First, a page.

Jerry Zezima, a Newsday assistant editor who writes a nationally syndicated humor column for his hometown paper, The Show More
Since becoming a grandfather two years ago, I've really been on a roll. But nothing could top taking my granddaughter, Chloe, to Washington, D.C., for the White House Easter Egg Roll.
On Easter Sunday, I (the man known to Chloe as Poppie) drove from Long Island to the nation's capital with my wife, Sue (Nini); our younger daughter, Lauren (Mommy); and, of course, Chloe (Chloe). We stayed with our older daughter, Katie (Aunt Katie), and her husband, Dave (Uncle Dave), who live and work in Washington.
Katie, a Washington Post reporter who until recently had covered the White House (she's now on the campaign trail for the paper), got four tickets to the Easter Egg Roll, a national tradition dating back to the administration of Rutherford B. Hayes, whose wife, known as Lemonade Lucy, banned alcoholic beverages from the White House. In keeping with a family tradition, Katie and Dave had them at their house.
The next day -- which was 75 degrees and sunny, with a refreshing breeze and no humidity, a rarity in D.C. -- Chloe, Lauren, Sue and I showed up at the waiting area, tickets in hand and ready to roll.
We had plenty of company. Over the course of the day, which began at 7:30 a.m., about 35,000 people converged on the White House grounds. We were in the last group -- our time slot was 4:45-6:45 p.m. -- but the line was still so long that we must have been in a different ZIP code.
At the checkpoint, Sue and Lauren had to empty their pocketbooks.
"I don't carry a pocketbook," I told one of the agents.
"That's OK, sir," he responded. "Empty your pockets."
He went through my wallet.
"Please don't harm the moths," I said.
He kept a straight face and handed it back to me.
Even Chloe's bag was searched.
"Those diapers aren't mine," I noted.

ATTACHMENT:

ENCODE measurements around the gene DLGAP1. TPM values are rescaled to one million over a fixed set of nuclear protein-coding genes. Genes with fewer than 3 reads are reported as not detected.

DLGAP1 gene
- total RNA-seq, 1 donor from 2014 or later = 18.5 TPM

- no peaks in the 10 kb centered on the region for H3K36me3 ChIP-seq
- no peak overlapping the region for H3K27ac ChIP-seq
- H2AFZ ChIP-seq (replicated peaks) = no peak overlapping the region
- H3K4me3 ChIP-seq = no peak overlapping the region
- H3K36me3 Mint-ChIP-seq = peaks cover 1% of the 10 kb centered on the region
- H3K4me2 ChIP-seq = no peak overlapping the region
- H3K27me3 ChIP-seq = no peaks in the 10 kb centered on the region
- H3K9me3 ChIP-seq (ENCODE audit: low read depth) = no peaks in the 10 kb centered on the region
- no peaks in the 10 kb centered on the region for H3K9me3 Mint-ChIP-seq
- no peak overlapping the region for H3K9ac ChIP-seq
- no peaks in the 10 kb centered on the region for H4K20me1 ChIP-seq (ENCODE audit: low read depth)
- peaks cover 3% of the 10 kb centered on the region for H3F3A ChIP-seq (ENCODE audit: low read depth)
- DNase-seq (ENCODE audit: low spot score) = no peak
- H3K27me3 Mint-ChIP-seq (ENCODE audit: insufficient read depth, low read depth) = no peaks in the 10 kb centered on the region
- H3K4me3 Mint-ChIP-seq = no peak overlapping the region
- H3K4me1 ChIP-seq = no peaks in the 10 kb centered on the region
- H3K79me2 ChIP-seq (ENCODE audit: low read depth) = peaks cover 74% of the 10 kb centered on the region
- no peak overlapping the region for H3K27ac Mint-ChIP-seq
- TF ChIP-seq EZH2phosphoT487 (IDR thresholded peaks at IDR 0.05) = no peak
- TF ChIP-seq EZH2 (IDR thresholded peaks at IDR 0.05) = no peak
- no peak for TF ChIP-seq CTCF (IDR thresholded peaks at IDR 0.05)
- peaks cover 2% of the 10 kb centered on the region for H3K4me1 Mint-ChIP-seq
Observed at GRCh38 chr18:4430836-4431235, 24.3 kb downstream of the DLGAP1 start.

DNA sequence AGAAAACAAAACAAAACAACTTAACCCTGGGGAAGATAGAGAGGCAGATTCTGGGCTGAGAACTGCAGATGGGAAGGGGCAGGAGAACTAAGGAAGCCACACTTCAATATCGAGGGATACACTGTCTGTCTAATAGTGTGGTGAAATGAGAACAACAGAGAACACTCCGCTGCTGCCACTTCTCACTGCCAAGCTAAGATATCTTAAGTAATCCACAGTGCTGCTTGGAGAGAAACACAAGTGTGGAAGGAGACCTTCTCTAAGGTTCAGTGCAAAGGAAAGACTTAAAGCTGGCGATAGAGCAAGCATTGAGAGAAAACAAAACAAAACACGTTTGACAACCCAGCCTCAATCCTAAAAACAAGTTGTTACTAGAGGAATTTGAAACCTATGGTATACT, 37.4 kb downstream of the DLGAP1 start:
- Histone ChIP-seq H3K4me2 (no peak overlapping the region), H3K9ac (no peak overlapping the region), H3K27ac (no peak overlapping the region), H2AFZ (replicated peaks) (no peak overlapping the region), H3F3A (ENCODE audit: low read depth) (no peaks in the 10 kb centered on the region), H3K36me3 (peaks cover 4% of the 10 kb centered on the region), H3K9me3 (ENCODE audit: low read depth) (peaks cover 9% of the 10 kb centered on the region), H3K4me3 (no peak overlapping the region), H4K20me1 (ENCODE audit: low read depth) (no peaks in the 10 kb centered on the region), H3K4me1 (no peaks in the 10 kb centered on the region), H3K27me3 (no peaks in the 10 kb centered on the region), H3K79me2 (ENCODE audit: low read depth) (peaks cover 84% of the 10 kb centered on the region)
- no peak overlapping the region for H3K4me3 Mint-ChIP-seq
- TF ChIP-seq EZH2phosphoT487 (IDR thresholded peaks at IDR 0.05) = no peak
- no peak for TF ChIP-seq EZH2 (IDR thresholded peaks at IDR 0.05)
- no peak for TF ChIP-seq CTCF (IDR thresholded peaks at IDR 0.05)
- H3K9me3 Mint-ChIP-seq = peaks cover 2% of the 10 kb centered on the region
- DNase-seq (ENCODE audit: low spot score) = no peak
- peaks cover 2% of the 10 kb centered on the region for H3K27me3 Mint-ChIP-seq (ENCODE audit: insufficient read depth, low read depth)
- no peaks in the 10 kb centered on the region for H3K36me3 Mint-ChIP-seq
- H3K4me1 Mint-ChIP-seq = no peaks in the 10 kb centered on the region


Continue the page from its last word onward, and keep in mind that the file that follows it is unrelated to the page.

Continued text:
I'm surprised I wasn't arrested.
As we waited in line, Lauren asked an Egg Roll volunteer named Sheila if Peppa Pig, Chloe's favorite cartoon character, was still there.
"Yes," Sheila replied.
"How about president and Mrs. Obama?" I asked.
"They were here this morning," Sheila said.
"My granddaughter won't mind," I said. "She'll be more excited to see Peppa."
At that point, Chloe wasn't excited about anything. In fact, she was sleeping in her stroller.
A volunteer named Jean offered to write Lauren's phone number on Chloe's wrist band in case Chloe got lost.
"I'm always being told to get lost," I said. "Will you put my wife's phone number on my wrist band?"
"No," said Jean. "Nobody in your family is going to come and get you."
I felt sorry for Jean, who said she had been there since the gates opened that morning. "It's been a long day," she said wearily. "After this, I'm going home and having a cocktail."
"Where do you live?" I asked. "We'll join you."
"Come on over," Jean said.
After about 45 minutes, we finally reached the South Lawn of the White House, which was swarming with excited kids, costumed characters, friendly volunteers, awestruck parents and one confused grandfather.
The star of the show -- Chloe, of course -- woke up as we approached the Egg Roll area. I had the honor of accompanying her.
A volunteer named Carolyn handed Chloe a wooden spoon so she could roll an orange hard-boiled egg down a grassy lane about 10 yards long. There were several other lanes, each with a spoon-wielding child and an adult.
The race was on. Or it would have been if I hadn't dropped the egg in front of Chloe and across the starting line before the whistle blew.
"I cheated, didn't I?" I said sheepishly.
"Yes, you did," Carolyn replied.
Then she blew the whistle. The crowd roared.
"Come on, Chloe!" I cried, showing her how to roll the egg with her wooden spoon.
She's only 2, so she didn't quite get the hang of it at first, but she figured it out in pretty short order and -- with help from Poppie -- made her way toward the finish line. Sue and Lauren cheered her on.
Chloe didn't win, but she got the ultimate compliment from Carolyn: "We saved the best for last."
Only one thing could have been better -- a photo op with Peppa Pig. Sure enough, the pink porker and her younger brother, George, were greeting their little fans in the shadow of the South Portico. Chloe hugged them both and posed for pictures.
At day's end, she was back in her stroller, holding a commemorative wooden egg signed by the Obamas' dogs, Bo and Sunny.
The little girl had the time of her life. So did I because, as Chloe would agree, that's the way Poppie rolls.